Through Ohio, Campaigns Shift Focus to China

Through Ohio, Campaigns Shift Focus to China

By Erin McPike - September 18, 2012

There's a four-letter word that explains why, just two days after anti-American uprisings jolted North Africa and the Mideast last week, the Obama and Romney campaigns started sniping at each other over policies toward China: Ohio.

The Rust Belt swing state, with its 18 electoral votes, is critical to both sides in their strategies for winning the White House in November. It is a heavy manufacturing state that has endured severe population loss over the past decade, and tough talk on job outsourcing is a message that has resonated there in recent election cycles. Over the past year, the Obama campaign has trumpeted -- with some success -- the auto bailout to Ohio voters to make the case that the president saved jobs there.

Republican sources with access to a wide range of internal polling data say the president has opened a four-point lead over Romney in the Buckeye State (the RCP Average currently puts it at 4.2). Indeed, since last October, Romney has never led the president for a single day in the RCP Average of Ohio polls.

And that, several GOP sources based there suggest, is why the day after Obama’s nominating convention drew to a close, Mitt Romney’s campaign team unleashed a blistering TV ad in the state, charging that the president’s economic policies and trade policies with China “destroyed thousands of jobs” locally. Although the commercial doesn’t explain how, it asserts that Romney would stand up to China, and that his economic plan would create 450,000 local jobs and keep “Ohio jobs in Ohio.”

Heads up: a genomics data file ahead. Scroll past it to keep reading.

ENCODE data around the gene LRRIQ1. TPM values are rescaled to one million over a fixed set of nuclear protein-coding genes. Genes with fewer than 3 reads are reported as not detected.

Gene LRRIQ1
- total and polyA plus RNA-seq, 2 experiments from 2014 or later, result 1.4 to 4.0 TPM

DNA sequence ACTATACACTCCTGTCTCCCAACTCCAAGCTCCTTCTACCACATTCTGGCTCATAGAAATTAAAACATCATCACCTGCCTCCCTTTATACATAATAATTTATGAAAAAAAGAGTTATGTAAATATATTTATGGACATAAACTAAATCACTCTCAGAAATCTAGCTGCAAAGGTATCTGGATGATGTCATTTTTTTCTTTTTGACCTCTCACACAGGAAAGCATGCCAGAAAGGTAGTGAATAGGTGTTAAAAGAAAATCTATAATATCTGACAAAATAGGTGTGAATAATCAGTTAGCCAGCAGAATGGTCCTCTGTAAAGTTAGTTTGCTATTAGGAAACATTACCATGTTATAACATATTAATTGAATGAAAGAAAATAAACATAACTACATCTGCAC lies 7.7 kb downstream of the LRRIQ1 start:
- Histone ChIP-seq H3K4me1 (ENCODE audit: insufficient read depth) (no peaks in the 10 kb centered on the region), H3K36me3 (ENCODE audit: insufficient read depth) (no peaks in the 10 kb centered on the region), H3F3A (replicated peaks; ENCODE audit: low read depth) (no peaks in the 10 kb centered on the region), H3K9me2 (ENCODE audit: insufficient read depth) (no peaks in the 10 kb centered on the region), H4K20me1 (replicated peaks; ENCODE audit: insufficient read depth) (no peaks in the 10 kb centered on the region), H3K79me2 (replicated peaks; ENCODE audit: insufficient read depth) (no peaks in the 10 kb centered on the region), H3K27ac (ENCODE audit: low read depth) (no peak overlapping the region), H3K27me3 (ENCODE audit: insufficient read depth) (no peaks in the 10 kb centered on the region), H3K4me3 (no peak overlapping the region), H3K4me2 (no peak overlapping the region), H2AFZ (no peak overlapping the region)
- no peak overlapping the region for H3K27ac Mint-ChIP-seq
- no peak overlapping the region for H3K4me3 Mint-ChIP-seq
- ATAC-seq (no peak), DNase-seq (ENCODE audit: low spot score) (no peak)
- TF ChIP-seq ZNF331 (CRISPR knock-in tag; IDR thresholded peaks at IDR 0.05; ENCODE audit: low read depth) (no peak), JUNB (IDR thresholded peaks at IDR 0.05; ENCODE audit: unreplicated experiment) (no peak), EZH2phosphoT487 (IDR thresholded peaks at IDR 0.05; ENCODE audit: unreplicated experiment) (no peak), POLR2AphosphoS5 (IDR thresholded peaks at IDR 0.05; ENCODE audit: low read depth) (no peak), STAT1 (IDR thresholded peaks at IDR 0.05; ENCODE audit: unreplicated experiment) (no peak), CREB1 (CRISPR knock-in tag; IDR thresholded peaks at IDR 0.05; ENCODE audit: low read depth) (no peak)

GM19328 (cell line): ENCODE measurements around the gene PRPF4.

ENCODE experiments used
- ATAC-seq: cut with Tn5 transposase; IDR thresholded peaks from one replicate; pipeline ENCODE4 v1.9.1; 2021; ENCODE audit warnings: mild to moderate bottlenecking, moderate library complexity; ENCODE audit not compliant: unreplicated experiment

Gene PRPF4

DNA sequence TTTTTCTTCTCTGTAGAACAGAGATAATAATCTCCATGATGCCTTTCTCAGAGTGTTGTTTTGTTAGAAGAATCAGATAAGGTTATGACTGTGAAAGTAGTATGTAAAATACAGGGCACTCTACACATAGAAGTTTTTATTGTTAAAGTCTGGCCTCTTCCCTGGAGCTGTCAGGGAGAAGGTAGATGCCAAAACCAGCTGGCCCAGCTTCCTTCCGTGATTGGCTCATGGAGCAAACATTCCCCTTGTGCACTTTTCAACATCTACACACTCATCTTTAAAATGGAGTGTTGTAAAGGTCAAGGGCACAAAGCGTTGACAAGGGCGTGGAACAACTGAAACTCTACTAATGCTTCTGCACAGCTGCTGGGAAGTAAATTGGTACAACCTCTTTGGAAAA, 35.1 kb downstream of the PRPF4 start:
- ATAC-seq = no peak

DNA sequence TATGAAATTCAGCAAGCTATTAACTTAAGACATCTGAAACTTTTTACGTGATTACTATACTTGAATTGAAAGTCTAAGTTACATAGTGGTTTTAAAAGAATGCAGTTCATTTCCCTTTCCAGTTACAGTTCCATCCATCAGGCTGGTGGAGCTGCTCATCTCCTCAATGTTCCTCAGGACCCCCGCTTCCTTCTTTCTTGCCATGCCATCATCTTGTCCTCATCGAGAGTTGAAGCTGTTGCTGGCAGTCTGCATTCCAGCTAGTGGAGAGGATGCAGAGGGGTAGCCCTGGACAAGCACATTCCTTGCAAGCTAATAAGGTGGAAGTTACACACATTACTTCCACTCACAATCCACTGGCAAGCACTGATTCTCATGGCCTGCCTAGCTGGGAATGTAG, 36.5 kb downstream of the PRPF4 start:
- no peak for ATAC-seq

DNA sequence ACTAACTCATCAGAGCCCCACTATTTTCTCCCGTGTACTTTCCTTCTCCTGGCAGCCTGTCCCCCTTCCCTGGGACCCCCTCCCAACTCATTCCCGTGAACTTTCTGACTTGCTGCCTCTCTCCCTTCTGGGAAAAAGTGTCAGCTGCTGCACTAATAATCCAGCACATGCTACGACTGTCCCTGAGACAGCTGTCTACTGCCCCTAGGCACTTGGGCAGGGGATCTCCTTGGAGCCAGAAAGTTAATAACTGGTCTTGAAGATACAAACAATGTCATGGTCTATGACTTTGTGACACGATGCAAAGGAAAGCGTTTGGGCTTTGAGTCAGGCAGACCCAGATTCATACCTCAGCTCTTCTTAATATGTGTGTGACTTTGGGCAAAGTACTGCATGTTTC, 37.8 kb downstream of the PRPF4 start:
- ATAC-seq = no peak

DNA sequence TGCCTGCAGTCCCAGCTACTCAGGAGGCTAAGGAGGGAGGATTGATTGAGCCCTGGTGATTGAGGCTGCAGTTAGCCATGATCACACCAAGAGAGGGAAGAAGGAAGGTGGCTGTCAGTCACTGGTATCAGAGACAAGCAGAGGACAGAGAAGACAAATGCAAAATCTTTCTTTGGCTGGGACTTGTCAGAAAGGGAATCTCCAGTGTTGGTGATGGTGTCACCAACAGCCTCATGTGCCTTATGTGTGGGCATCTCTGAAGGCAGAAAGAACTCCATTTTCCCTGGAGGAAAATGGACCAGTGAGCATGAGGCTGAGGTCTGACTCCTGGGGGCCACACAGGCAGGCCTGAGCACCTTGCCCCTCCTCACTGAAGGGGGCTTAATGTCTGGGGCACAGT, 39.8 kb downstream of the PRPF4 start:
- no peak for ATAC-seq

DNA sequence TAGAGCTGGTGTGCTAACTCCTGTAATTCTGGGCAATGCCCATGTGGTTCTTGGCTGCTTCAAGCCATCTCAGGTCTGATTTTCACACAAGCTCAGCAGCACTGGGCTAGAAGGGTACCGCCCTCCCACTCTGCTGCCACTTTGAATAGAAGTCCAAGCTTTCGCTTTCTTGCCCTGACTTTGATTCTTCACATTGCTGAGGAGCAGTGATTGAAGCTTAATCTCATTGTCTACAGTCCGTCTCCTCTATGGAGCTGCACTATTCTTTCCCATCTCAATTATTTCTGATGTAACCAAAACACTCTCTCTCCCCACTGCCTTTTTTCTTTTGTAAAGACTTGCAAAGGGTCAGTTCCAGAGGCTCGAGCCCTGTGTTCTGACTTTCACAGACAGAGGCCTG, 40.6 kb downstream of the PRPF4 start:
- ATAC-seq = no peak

John McClelland, a longtime state Republican operative, told RCP, “It’s almost the standard line now that the road to the White House runs through Ohio.” Consequently, he said, the Romney campaign has “got to do something to change the game a little bit.” Another source deeply entwined in Romney’s Ohio strategy explained, “Obama’s inaction on Chinese currency issues gives Romney an opening in the state to attack on an issue that is normally a strength for Democrats.”

When the GOP nominee campaigned last Thursday in Fairfax, Va., he revived his hard line against China -- charging that it is a currency manipulator -- which he had used to some effect while competing against Rick Santorum in the Ohio primary in March. And he scolded the president for not taking the chance to lash China for its actions on several occasions.

The Obama team responded, producing former Gov. Ted Strickland and Youngstown-based Rep. Tim Ryan for a conference call with reporters. They asserted that Romney is responsible for U.S. job losses via his business practices at Bain Capital. And the campaign also rushed out several new campaign ads. “When a flood of Chinese tires threatened a thousand American jobs, it was President Obama who stood up to China and protected American workers,” one of the new TV spots asserts.

In an interview with RCP, Ryan said, “Romney pursuing this line of argument, with all due respect, is a joke.” The congressman defended the president, noting that by imposing tariffs on Chinese tire companies, the administration has saved hundreds of jobs in northern Ohio.

On Monday, the White House took the additional step of launching a new trade case against China, with the president headlining events in Columbus and Cincinnati to promote it.

Mitt Romney responded during an appearance in Los Angeles: "If I'd known that all it took to get him to take action was to run an ad citing his inaction on China's cheating, I'd have run one a long time ago.” 

Erin McPike is a national political reporter for RealClearPolitics. She can be reached at Follow her on Twitter @ErinMcPike.

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